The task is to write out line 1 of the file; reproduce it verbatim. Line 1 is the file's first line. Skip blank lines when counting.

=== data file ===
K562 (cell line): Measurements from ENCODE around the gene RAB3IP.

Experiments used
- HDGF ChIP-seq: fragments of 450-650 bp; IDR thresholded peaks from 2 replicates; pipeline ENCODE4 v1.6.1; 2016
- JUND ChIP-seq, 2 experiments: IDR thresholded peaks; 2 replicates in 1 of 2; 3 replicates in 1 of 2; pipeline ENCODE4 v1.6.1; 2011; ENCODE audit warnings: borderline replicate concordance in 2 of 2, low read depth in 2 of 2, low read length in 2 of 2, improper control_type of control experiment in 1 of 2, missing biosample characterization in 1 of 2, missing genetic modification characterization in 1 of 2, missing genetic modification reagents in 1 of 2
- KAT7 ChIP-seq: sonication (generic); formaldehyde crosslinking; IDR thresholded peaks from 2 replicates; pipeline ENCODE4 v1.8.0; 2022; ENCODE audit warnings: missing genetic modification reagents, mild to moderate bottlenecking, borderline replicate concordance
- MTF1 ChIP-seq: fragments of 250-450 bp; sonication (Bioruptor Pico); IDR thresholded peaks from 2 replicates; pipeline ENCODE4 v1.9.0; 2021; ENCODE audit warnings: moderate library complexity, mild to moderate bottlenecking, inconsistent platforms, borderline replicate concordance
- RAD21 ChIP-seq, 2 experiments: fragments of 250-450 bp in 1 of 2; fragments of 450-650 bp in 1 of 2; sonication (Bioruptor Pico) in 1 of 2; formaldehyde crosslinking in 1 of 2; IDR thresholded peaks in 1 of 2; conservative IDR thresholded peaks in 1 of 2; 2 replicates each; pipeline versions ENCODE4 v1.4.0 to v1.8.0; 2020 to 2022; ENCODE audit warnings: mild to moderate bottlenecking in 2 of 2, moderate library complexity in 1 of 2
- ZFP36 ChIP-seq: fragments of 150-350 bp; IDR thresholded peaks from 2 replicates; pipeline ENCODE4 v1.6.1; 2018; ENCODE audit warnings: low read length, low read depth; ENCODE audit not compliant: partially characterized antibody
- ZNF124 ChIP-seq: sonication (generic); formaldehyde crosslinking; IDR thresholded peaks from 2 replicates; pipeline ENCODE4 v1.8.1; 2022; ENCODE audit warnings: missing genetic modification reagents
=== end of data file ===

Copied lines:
K562 (cell line): Measurements from ENCODE around the gene RAB3IP.